A pair of incoming freshmen have impressed with the Silver Spring-Takoma Thunderbolts. Infielder Tommy Gardiner‘s .351 batting average is second on the team, and he has been especially hot of late, collecting multiple hits in three of his last four games. His teammate, outfielder Richie Schiekofer, is hitting .242 in 11 games, but has come up big this season, collecting a walk0ff hit against Rockville in late June. Senior outfielder Will Watson has made just one appearance for the T-Bolts, going 0-for-3.

Left-hander Zach Guth has made three appearances for the Big Train, allowing four runs (all earned) over two innings of work.

With the Amsterdam Mohawks of the Perfect Game League, catcher Danny Maynard maintains a .309 average with two homers and 11 RBIs in 18 contests. Right-hander Cameron Enck owns a 2.70 ERA in six contests for the New England Collegiate Baseball League’s Newport Gulls. Enck has struck out 16 and walked just five in 20 innings of work this summer.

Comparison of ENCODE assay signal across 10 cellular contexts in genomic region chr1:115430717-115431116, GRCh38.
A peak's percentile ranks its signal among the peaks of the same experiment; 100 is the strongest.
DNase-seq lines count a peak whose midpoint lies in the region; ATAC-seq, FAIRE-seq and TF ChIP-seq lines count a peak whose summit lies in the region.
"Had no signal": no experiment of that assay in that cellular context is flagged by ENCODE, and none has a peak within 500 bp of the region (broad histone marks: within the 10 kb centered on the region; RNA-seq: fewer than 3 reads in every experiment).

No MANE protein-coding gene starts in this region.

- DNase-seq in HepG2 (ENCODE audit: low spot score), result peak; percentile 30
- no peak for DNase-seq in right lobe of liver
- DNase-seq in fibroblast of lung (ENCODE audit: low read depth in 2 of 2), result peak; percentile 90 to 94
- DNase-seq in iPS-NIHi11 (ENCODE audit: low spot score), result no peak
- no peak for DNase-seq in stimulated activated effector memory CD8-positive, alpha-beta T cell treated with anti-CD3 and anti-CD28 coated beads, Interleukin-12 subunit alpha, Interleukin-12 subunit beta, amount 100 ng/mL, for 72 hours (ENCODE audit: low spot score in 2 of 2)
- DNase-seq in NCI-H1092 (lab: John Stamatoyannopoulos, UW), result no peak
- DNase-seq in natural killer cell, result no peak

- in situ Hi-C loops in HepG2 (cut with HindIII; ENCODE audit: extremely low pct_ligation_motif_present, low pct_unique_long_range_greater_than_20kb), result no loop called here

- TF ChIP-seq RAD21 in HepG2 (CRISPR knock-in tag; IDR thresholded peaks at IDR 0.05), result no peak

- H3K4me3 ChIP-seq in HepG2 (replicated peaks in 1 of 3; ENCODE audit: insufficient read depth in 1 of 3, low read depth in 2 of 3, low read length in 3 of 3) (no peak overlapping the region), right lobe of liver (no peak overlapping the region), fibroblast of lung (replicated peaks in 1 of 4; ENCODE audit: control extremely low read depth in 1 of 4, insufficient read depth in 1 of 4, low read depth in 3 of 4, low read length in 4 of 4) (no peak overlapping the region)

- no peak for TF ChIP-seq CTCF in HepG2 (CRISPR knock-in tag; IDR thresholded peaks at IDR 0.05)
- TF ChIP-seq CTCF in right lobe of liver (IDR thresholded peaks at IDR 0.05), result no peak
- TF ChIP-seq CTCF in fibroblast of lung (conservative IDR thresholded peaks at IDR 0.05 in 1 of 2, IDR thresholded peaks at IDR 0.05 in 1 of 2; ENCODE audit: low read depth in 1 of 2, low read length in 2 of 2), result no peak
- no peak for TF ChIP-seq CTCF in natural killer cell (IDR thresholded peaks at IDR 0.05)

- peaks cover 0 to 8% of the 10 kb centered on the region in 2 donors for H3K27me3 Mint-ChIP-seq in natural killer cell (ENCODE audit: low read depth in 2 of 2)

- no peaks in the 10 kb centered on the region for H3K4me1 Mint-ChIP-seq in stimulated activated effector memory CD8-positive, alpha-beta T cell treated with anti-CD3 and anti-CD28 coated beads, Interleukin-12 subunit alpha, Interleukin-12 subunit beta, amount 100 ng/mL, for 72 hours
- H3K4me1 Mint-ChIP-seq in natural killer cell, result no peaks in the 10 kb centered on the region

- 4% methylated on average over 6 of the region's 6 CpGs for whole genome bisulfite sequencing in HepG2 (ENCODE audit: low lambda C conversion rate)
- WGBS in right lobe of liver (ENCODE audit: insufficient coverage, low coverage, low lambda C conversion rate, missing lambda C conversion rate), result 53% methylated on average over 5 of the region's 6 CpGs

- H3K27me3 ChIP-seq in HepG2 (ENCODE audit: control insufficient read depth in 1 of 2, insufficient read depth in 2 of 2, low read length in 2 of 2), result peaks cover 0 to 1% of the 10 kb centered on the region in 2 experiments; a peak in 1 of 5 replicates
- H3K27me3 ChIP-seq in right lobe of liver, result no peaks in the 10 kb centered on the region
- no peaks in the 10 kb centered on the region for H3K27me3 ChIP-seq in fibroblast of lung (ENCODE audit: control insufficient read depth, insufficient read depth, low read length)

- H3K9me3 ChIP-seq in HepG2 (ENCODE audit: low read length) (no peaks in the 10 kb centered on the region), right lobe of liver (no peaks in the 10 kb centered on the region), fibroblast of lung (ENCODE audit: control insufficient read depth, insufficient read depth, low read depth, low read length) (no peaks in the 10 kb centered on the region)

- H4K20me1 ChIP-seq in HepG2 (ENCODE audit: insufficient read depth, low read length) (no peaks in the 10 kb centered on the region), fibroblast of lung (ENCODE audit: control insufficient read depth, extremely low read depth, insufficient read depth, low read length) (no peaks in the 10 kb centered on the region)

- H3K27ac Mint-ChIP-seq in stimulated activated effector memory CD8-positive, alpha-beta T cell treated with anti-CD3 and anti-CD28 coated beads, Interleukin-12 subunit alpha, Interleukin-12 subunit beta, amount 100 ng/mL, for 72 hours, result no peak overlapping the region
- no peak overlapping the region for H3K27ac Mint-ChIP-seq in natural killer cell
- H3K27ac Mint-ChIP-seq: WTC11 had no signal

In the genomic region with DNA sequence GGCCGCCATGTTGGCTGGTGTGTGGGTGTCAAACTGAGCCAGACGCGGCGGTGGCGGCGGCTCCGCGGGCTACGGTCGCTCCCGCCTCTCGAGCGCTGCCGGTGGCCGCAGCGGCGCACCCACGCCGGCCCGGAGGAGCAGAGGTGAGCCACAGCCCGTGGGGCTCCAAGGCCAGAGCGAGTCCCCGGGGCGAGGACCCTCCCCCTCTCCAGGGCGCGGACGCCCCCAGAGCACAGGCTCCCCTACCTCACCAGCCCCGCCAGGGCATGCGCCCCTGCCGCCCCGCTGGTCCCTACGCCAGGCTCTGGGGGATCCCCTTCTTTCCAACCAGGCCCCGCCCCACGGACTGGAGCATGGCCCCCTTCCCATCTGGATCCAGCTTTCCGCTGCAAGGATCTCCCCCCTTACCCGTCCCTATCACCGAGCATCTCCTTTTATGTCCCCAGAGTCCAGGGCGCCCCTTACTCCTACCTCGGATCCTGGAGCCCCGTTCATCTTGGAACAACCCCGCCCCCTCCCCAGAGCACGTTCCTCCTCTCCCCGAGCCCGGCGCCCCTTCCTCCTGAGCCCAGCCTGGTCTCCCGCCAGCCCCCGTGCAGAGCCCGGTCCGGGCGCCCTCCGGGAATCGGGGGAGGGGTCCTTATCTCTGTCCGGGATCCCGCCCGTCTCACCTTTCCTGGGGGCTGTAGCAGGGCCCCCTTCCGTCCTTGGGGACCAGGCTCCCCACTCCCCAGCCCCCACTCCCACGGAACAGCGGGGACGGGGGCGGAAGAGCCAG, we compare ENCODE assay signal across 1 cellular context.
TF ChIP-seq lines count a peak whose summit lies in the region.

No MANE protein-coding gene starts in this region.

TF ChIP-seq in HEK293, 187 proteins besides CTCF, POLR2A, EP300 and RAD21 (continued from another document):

North of the border, first baseman Kevin Biondic is hitting .247 in 27 games for the Northwoods League’s Thunder Bay Border Cats. The rising senior has launched three homers and driven in 15, and has more walks (14) than strikeouts (13) this summer.

Maryland hires Corey Muscara as new pitching coach

Maryland baseball has hired Corey Muscara to be the team’s next pitching coach, the team announced in a press release Monday. Muscara joins a coaching staff led by newly-minted Head Coach Rob Vaughn. He is the third Terps pitching coach in as many years, after Ryan Fecteau left to join former Maryland head coach John Szefc at Virginia Tech earlier this month.

Corey Muscara. (Photo courtesy of St. John’s University)

“I’m extremely grateful for the opportunity work with such a great young passionate staff,” Muscara said in a Maryland press release. “The future is very bright at with Coach Vaughn and the players we have here. I’m excited to get started and I think we can achieve great things at the University of Maryland.”